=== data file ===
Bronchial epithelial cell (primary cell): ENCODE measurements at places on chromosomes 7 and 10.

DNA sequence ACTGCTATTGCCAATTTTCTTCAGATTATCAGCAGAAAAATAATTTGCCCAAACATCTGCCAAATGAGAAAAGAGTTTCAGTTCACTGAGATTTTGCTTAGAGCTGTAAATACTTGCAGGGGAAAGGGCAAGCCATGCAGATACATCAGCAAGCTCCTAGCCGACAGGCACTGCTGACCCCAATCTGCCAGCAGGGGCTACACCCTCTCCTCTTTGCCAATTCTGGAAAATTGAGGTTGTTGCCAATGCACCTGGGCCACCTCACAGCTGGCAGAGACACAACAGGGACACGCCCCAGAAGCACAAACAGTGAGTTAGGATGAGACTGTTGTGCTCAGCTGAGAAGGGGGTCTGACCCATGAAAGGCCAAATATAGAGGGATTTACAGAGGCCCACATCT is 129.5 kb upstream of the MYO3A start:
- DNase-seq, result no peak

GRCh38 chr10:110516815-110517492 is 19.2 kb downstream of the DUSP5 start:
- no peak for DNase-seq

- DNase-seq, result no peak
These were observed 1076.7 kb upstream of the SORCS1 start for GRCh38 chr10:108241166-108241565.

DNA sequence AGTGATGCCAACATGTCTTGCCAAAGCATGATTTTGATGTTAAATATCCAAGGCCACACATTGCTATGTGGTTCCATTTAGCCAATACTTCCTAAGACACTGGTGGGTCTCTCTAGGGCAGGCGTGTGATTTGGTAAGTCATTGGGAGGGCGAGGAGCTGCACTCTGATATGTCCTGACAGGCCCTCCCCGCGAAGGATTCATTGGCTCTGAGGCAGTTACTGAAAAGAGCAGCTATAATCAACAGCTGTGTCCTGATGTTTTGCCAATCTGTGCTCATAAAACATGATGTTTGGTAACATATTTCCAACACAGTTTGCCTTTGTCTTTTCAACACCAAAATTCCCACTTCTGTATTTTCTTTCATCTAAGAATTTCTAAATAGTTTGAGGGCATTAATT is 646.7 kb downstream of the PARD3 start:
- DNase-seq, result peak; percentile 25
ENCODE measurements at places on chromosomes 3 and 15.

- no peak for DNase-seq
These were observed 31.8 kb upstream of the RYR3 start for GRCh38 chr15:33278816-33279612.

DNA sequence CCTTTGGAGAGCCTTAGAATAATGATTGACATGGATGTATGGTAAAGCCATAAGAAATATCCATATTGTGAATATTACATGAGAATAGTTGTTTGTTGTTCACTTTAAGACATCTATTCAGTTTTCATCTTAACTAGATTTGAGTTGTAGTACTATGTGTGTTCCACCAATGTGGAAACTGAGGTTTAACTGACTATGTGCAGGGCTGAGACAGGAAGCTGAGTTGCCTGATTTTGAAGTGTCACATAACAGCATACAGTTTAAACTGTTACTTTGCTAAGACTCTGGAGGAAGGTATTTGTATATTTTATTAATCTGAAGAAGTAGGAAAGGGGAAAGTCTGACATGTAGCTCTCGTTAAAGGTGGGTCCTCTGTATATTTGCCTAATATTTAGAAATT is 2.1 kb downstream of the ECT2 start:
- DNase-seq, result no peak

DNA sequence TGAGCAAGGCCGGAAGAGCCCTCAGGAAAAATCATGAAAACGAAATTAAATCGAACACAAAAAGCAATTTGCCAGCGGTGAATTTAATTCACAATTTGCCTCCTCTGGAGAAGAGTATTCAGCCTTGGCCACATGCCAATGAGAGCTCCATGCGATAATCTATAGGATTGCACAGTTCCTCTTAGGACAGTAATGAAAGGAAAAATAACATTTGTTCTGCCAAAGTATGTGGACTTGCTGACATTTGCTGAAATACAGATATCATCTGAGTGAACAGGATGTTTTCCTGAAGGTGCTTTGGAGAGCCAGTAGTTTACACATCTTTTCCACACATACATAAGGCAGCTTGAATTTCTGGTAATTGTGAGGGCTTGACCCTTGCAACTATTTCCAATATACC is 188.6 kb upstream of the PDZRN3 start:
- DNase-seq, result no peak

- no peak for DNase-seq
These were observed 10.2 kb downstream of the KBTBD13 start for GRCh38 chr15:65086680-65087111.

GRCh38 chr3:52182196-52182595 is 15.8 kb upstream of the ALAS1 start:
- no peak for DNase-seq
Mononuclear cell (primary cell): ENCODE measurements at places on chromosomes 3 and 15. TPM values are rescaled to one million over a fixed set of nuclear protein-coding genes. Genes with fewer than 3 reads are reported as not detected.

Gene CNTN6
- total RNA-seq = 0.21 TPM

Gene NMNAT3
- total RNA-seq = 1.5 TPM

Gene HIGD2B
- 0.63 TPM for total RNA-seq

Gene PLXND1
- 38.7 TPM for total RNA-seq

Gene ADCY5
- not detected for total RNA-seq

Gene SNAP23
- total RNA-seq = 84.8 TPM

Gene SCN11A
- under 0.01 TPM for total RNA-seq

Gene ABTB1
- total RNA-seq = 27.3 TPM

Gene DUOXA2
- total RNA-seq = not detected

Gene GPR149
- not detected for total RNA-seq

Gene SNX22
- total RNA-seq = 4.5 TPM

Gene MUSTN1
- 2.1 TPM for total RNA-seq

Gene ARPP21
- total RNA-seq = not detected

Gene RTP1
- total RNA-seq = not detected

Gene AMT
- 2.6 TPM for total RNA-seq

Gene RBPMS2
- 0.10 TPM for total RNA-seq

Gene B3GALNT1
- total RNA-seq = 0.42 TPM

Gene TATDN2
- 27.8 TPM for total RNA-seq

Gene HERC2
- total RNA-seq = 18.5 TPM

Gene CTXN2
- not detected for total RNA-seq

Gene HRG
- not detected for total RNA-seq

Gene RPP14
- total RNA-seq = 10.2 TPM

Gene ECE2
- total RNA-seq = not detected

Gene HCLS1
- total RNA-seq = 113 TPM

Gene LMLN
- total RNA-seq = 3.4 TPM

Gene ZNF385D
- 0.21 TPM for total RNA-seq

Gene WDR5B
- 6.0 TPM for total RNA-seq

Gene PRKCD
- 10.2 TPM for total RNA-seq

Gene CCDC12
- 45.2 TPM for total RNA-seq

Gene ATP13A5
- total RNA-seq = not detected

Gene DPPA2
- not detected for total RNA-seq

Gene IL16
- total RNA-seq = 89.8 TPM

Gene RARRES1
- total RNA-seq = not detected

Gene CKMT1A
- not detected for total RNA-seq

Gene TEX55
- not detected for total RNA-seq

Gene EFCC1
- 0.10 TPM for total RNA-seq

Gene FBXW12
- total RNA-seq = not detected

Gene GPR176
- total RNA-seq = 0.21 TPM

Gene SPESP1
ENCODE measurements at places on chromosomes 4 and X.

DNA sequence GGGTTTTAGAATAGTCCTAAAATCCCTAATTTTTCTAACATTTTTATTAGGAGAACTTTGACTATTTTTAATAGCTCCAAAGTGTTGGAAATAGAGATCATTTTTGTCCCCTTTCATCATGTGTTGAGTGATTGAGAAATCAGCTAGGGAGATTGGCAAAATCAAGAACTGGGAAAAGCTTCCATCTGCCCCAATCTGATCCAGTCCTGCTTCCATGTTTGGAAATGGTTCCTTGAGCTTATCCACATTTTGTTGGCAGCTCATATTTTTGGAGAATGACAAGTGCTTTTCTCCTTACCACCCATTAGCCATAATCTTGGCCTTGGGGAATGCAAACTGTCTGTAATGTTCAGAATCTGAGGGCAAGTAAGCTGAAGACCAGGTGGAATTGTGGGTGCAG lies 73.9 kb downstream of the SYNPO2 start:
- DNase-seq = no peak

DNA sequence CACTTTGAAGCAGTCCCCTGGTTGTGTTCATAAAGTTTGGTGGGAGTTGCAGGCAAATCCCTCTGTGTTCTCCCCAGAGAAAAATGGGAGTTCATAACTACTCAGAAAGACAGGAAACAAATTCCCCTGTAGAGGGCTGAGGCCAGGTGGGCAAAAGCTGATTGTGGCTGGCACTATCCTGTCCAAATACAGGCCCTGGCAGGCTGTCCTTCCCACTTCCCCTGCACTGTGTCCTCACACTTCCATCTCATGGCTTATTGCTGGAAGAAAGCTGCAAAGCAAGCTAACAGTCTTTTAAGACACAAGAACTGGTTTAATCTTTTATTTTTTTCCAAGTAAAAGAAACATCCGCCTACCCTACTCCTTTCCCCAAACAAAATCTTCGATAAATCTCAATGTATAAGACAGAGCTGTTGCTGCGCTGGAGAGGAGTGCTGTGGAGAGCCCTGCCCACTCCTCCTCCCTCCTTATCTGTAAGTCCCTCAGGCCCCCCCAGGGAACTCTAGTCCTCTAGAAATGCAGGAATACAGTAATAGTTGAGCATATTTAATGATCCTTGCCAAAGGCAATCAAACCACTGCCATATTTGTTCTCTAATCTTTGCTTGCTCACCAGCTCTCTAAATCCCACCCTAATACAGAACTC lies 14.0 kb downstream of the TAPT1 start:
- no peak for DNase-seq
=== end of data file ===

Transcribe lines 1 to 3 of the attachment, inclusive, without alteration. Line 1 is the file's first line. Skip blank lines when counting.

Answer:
Bronchial epithelial cell (primary cell): ENCODE measurements at places on chromosomes 7 and 10.

DNA sequence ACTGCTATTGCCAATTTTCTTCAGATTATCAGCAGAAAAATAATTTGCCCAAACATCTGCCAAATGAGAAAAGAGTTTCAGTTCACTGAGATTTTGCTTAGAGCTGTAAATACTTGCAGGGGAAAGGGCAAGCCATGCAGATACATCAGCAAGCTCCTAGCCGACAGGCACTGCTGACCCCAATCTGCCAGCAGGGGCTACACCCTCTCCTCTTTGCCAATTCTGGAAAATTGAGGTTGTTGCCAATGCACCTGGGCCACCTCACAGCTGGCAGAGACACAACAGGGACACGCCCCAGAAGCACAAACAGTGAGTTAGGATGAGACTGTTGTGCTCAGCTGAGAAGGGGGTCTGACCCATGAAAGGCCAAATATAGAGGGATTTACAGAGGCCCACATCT is 129.5 kb upstream of the MYO3A start:
- DNase-seq, result no peak